A number of tests on further panels have been carried out. The results demonstrate the improvement in the various effects caused by coincidence in panels according to the invention. In order to smooth the directivity effects the profile is important, whereas the exact profile is much less important to achieve smoothing of the total acoustic power.

FIGS. 19 to 21 show measurements of the drive point velocity of three panels, excited by a transducer with a voice coil diameter of 25 mm. FIG. 19 shows the results of a 4 mm flat panel, FIG. 20 the results from the panel of the first embodiment, and FIG. 21 the results from a 2 mm flat panel.

Aperture resonance is evident in the velocity traces as a sharp peak between 10 kHz and 20 kHz. For the 4mm and the tapered panel, the resonance occurs at 13.1 kHz. For the 2 mm panel, the resonance occurs at 11.8 kHz.

As expected, the resonance frequency for the flat panels increases with increasing panel stiffness. The resonance frequency for the tapered panel is determined by the panel thickness at the drive point, and is therefore similar to the 4 mm thick flat panel.

This shows that the aperture resonance is determined by the thickness at the drive point. Accordingly, having a stiff panel section at the exciter location minimises this aperture resonance.

Results (not shown) also indicate that when the variation in bending stiffness is concentrated around the edge of the panel, the effect on radiation characteristics above the coincidence frequency is small. However, such a treatment of a panel can have beneficial effects, as will now be described.

In order to make a practical speaker the panel is often mounted in some frame/support. The aim here is to keep the vibrational energy in the panel, with minimum transmission to the frame. This is achieved with a large impedance mismatch between the panel and frame. Varying the panel thickness at the edge allows the impedance at the panel/frame boundary to be controlled without significantly affecting the overall radiation characteristics. A few examples where such an approach might be beneficial will now be presented.

Tapering a panel down to a very small thickness close to an edge reduces the panel impedance to a very small value. If this impedance is well below that of a clamping frame then very little energy is transferred.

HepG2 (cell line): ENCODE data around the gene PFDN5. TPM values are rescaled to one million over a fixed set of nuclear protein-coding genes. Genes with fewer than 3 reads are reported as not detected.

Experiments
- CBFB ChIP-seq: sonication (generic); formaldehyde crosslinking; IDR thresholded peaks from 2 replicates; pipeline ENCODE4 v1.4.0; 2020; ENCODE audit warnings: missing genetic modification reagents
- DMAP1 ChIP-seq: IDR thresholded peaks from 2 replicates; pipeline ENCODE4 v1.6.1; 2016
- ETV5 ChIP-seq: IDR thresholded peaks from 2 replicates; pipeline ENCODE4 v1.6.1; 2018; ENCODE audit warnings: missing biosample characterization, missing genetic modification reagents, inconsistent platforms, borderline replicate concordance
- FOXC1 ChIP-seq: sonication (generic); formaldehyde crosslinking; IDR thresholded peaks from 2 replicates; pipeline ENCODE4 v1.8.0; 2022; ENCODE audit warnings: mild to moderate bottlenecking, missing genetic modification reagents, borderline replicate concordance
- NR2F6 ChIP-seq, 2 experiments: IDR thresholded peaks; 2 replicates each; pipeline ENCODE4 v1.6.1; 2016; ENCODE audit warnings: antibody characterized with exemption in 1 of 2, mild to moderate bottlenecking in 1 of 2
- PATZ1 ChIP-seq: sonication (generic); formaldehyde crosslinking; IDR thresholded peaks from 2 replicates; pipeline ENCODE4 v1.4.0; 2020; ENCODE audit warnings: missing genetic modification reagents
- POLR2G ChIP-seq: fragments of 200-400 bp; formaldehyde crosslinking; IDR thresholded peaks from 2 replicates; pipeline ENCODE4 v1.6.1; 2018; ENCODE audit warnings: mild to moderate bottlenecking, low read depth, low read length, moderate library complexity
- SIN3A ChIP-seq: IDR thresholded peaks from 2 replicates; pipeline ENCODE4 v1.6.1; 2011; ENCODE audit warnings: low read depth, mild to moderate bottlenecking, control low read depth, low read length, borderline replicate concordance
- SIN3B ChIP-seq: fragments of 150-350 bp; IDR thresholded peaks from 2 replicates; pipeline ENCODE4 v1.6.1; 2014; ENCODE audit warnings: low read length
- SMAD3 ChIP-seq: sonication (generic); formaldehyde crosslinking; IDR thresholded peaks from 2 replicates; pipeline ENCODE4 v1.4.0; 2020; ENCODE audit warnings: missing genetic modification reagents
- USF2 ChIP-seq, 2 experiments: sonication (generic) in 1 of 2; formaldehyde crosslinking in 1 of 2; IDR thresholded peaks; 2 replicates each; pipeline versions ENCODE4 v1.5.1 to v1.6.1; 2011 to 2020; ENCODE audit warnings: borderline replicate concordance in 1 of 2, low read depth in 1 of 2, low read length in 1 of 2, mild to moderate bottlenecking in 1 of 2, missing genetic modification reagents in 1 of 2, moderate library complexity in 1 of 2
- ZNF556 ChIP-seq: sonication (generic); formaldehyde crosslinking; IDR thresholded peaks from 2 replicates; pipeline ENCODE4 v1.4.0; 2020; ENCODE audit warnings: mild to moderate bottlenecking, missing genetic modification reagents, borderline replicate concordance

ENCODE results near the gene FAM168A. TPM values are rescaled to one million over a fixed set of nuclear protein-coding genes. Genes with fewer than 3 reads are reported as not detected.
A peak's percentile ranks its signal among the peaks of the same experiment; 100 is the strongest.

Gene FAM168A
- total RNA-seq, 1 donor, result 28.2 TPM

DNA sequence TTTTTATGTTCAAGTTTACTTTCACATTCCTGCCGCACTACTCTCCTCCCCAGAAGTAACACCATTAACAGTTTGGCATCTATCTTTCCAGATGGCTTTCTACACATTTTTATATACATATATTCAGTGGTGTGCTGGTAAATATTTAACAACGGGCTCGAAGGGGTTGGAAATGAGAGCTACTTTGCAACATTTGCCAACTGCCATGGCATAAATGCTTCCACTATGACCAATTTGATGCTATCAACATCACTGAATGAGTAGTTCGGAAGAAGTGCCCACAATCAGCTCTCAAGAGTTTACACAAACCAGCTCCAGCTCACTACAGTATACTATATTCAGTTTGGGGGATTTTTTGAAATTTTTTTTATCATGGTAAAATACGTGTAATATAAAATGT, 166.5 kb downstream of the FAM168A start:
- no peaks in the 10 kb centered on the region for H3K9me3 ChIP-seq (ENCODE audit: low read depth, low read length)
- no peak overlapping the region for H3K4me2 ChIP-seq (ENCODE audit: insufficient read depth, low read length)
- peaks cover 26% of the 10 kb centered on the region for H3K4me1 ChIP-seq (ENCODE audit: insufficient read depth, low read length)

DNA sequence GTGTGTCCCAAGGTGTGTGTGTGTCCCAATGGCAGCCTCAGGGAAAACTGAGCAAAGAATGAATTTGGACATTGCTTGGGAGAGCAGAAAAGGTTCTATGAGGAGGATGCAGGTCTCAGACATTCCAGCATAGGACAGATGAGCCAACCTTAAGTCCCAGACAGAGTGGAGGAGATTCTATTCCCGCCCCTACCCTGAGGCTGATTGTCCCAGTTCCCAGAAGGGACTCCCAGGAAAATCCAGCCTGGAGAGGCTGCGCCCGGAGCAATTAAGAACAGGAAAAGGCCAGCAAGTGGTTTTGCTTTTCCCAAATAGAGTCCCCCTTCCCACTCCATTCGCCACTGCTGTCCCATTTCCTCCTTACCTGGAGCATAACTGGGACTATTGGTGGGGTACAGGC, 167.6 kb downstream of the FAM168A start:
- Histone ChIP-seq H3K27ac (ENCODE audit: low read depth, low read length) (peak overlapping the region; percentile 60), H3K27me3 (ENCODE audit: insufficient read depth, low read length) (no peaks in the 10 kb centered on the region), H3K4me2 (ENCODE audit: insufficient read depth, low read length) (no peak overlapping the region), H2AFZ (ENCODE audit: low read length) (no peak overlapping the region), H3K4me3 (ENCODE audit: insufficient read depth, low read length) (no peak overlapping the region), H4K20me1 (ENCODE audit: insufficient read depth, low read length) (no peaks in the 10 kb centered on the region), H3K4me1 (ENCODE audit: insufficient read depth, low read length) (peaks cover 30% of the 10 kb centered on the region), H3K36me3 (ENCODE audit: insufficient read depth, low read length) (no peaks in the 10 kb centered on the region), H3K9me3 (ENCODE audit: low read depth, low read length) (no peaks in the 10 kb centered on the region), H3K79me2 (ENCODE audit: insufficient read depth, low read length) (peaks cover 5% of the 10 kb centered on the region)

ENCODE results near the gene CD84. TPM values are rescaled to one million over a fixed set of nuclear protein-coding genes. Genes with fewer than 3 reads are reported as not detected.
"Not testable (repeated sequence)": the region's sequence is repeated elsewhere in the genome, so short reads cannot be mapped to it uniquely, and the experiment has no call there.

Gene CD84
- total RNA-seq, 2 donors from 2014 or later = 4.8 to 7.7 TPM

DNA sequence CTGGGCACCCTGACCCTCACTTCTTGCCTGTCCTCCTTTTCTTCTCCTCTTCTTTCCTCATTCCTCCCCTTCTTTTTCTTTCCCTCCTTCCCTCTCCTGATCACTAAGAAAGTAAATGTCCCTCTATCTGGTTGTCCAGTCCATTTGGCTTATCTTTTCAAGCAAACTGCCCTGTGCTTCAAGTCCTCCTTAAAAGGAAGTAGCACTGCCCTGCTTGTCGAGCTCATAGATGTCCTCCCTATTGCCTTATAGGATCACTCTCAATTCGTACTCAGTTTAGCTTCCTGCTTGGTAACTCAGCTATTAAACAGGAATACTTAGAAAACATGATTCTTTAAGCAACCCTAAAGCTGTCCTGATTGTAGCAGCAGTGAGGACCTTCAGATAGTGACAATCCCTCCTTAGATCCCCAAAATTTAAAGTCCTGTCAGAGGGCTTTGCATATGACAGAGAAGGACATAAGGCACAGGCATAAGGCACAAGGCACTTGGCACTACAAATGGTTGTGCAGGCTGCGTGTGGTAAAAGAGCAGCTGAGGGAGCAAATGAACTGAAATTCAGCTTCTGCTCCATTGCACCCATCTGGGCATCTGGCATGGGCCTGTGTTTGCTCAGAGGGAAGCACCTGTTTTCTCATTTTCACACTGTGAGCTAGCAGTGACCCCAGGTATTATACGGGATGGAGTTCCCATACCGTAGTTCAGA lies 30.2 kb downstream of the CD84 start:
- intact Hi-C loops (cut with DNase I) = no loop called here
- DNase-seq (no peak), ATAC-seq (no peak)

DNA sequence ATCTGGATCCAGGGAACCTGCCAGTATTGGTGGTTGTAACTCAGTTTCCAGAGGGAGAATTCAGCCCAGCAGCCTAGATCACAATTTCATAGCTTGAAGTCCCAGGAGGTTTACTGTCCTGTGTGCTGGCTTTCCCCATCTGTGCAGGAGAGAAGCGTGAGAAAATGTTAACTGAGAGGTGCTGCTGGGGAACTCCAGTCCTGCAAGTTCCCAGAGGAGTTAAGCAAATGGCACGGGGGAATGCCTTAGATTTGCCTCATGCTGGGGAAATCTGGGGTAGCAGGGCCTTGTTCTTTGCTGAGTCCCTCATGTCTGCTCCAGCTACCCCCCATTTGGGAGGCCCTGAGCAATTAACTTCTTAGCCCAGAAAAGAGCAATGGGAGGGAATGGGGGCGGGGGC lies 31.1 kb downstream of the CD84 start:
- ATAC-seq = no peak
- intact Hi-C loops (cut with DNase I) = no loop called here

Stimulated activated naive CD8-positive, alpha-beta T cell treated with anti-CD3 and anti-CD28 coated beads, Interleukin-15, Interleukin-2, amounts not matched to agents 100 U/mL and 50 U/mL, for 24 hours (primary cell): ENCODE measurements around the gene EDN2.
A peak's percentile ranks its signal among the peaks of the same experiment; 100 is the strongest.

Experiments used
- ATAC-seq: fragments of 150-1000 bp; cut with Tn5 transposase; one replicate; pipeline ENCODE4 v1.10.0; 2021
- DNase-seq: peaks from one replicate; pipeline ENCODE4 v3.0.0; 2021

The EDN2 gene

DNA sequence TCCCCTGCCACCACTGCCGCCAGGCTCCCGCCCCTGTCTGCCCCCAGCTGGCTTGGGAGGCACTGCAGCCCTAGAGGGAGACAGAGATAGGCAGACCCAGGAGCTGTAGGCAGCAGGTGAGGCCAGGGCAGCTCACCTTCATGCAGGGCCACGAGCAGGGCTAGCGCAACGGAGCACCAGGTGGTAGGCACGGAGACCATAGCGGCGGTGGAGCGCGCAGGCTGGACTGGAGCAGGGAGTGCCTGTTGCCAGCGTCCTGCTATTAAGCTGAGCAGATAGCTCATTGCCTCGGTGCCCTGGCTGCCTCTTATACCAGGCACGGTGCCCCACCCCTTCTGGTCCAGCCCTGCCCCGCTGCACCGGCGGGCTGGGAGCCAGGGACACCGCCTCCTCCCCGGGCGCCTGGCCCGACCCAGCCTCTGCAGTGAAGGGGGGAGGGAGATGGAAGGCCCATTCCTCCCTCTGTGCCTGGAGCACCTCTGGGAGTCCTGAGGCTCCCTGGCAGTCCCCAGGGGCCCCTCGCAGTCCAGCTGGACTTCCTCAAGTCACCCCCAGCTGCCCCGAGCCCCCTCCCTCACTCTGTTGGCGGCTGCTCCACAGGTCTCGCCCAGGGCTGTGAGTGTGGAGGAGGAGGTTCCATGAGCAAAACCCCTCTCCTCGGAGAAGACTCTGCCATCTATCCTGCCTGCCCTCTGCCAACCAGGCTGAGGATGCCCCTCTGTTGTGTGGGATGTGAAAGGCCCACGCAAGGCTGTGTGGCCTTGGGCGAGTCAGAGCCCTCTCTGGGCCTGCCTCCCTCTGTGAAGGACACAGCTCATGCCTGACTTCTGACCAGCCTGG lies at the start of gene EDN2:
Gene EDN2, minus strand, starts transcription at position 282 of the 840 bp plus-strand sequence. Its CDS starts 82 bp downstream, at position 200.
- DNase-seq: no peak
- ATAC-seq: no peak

Increasing the panel thickness at an edge will increase the impedance significantly. If the panel is connected to a frame with a soft termination (and a correspondingly low impedance) then the increase in panel impedance creates a larger mismatch at the boundary and minimises the energy transfer to the frame.

In addition to the above two examples, a sharp increase/decrease in panel thickness at the boundary should reflect energy back into the body of the panel. For example, sharply increasing the panel thickness at the edge provides an approximation to a clamped boundary and the energy incident on the boundary is reflected back into the panel. The edge can then be safely clamped or supported as it contains very little vibrational energy.

It is not necessary to vary the thickness of a panel to achieve bending stiffness variation. FIG. 22 shows a panel which is of constant thickness but in which the radius of curvature varies over the panel area. This causes a variation in bending stiffness. An alternative approach is illustrated in FIG. 23. A panel is corrugated as shown, to achieve a higher bending stiffness in the central region than in the outer region.

The thickness of the panel also does not need to vary in the simple ways shown above. For example, the bending stiffness can vary over the surface in an undulating pattern, or in a series of steps over the surface of the panel. A few possible profiles are shown in FIG. 24. Such profiles can be achieved by corresponding undulations and steps in the thickness of the panel, or otherwise.

Patent Citations
Cited PatentFiling datePublication dateApplicantTitle
US4847908 *Sep 28, 1987Jul 11, 1989U.S. Philips Corp.Loudspeaker having a two-part diaphragm for use as a car loudspeaker
Referenced by
Citing PatentFiling datePublication dateApplicantTitle
US6839444 *Nov 29, 2001Jan 4, 2005New Transducers LimitedLoudspeakers
US7020302 *Sep 26, 2002Mar 28, 2006Matsushita Electric Industrial Co., Ltd.Speaker, speaker module, and electronic equipment using the speaker module
US7218744 *Aug 21, 2003May 15, 2007Fujihiko KobayashiPiezo-electric speaker
US7636447Mar 10, 2005Dec 22, 2009Multi Service CorporationAcoustic bracket system
US7678434 *Apr 30, 2004Mar 16, 2010York International CorporationThermally-enhanced HVAC constructions
US7983432 *Sep 29, 2006Jul 19, 2011Shure Acquisition Holdings, Inc.Point excitation placement in an audio transducer
US8243979 *Jan 31, 2007Aug 14, 2012Yon Shing Industrial Co., Ltd.Full-gamut single-body sound membrane that conforms to a physical property of sounding
Classifications
U.S. Classification381/423, 381/152, 381/431, 381/424
International ClassificationH04R7/04, H04R5/02, H04R1/24
Cooperative ClassificationH04R7/045, H04R1/24, H04R2499/15, H04R5/02
European ClassificationH04R5/02, H04R1/24, H04R7/04D
Legal Events
DateCodeEventDescription
Oct 13, 1999ASAssignment
Owner name: NEW TRANSDUCERS LIMITED, UNITED KINGDOM
Free format text: ASSIGNMENT OF ASSIGNORS INTEREST;ASSIGNOR:AZIMA, HENRY;REEL/FRAME:010303/0460
Effective date: 19990930
Jul 13, 2007FPAYFee payment
Year of fee payment: 4
Aug 16, 2011FPAYFee payment
Year of fee payment: 8